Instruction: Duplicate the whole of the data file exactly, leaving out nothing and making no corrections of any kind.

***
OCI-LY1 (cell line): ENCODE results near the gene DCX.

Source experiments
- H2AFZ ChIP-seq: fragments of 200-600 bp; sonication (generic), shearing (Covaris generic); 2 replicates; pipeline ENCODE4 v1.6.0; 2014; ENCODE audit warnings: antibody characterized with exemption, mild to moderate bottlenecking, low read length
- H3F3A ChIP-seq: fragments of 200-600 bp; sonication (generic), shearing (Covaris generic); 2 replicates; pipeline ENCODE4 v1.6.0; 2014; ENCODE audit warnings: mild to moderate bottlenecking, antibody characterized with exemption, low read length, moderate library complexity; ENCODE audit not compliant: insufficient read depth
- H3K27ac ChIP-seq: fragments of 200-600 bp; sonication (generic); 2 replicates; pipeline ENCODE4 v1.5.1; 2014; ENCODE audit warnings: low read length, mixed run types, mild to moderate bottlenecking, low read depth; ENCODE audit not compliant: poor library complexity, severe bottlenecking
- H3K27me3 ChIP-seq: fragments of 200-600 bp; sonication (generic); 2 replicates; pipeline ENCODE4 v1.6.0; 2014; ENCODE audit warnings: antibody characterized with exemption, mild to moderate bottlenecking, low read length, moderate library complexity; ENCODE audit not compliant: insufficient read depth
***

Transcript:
OCI-LY1 (cell line): ENCODE results near the gene DCX.

Source experiments
- H2AFZ ChIP-seq: fragments of 200-600 bp; sonication (generic), shearing (Covaris generic); 2 replicates; pipeline ENCODE4 v1.6.0; 2014; ENCODE audit warnings: antibody characterized with exemption, mild to moderate bottlenecking, low read length
- H3F3A ChIP-seq: fragments of 200-600 bp; sonication (generic), shearing (Covaris generic); 2 replicates; pipeline ENCODE4 v1.6.0; 2014; ENCODE audit warnings: mild to moderate bottlenecking, antibody characterized with exemption, low read length, moderate library complexity; ENCODE audit not compliant: insufficient read depth
- H3K27ac ChIP-seq: fragments of 200-600 bp; sonication (generic); 2 replicates; pipeline ENCODE4 v1.5.1; 2014; ENCODE audit warnings: low read length, mixed run types, mild to moderate bottlenecking, low read depth; ENCODE audit not compliant: poor library complexity, severe bottlenecking
- H3K27me3 ChIP-seq: fragments of 200-600 bp; sonication (generic); 2 replicates; pipeline ENCODE4 v1.6.0; 2014; ENCODE audit warnings: antibody characterized with exemption, mild to moderate bottlenecking, low read length, moderate library complexity; ENCODE audit not compliant: insufficient read depth